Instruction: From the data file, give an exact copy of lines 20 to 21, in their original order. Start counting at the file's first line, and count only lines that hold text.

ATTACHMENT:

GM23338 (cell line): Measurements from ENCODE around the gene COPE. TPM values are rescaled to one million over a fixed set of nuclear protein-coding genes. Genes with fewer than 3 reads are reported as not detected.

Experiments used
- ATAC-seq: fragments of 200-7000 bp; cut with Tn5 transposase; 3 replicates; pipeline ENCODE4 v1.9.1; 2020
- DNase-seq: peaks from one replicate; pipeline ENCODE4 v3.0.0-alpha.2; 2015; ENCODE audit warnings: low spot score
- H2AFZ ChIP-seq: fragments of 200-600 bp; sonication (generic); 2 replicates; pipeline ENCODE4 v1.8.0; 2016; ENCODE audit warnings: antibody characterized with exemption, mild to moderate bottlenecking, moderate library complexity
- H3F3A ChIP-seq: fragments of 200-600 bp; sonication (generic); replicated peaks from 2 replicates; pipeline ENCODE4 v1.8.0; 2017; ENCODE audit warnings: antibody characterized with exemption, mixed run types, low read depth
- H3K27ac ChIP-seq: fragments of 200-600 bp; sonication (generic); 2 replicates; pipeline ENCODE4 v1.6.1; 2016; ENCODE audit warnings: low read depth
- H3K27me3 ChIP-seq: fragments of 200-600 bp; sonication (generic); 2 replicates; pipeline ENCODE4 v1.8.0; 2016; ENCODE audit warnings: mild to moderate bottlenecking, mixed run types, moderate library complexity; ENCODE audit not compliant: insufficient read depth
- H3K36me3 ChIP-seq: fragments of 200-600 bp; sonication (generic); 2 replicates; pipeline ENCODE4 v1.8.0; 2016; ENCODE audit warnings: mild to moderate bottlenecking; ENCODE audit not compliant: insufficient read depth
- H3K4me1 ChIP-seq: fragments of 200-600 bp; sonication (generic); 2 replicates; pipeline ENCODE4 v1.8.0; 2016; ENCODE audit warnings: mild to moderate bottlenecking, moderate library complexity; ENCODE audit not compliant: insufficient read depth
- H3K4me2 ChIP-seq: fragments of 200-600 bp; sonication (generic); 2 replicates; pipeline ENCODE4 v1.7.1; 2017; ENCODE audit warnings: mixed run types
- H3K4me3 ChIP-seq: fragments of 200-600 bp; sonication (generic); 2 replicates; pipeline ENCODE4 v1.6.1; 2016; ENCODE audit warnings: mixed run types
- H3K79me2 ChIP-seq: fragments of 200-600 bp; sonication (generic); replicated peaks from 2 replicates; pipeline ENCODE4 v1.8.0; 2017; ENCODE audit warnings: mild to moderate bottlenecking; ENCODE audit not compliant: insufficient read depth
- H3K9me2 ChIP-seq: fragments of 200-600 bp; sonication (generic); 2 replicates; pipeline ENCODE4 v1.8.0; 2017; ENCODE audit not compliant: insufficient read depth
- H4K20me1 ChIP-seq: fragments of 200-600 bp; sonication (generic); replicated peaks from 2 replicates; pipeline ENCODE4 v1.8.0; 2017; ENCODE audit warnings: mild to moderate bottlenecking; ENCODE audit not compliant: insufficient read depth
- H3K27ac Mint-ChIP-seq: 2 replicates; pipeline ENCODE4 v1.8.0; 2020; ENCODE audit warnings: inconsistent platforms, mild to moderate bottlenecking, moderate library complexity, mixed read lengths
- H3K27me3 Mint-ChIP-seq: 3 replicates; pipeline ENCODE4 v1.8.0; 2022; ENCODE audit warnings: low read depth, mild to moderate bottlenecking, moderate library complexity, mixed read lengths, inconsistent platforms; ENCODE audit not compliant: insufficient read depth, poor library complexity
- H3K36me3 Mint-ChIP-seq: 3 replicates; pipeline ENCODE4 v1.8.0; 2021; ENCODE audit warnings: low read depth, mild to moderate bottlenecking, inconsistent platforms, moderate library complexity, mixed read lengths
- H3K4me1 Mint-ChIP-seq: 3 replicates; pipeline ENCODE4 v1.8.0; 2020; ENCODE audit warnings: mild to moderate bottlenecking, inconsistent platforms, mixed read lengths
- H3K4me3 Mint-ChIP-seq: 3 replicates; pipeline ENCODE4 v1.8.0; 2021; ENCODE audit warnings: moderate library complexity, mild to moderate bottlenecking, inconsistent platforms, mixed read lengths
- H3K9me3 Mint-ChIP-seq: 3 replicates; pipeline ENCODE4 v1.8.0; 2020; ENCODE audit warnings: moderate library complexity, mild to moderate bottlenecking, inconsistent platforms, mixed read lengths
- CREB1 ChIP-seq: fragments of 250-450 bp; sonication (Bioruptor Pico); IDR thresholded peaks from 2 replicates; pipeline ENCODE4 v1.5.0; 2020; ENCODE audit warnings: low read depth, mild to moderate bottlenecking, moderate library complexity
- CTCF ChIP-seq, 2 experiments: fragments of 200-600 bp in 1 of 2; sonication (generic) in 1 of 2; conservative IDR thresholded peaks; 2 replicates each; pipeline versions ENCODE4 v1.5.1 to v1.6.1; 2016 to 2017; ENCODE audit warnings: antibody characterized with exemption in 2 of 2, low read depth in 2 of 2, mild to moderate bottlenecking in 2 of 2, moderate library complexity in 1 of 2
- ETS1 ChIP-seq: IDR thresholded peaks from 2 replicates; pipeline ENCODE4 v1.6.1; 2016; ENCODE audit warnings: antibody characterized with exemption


- H3K4me3 Mint-ChIP-seq: 3 replicates; pipeline ENCODE4 v1.8.0; 2021; ENCODE audit warnings: moderate library complexity, mild to moderate bottlenecking, inconsistent platforms, mixed read lengths
- H3K9me3 Mint-ChIP-seq: 3 replicates; pipeline ENCODE4 v1.8.0; 2020; ENCODE audit warnings: moderate library complexity, mild to moderate bottlenecking, inconsistent platforms, mixed read lengths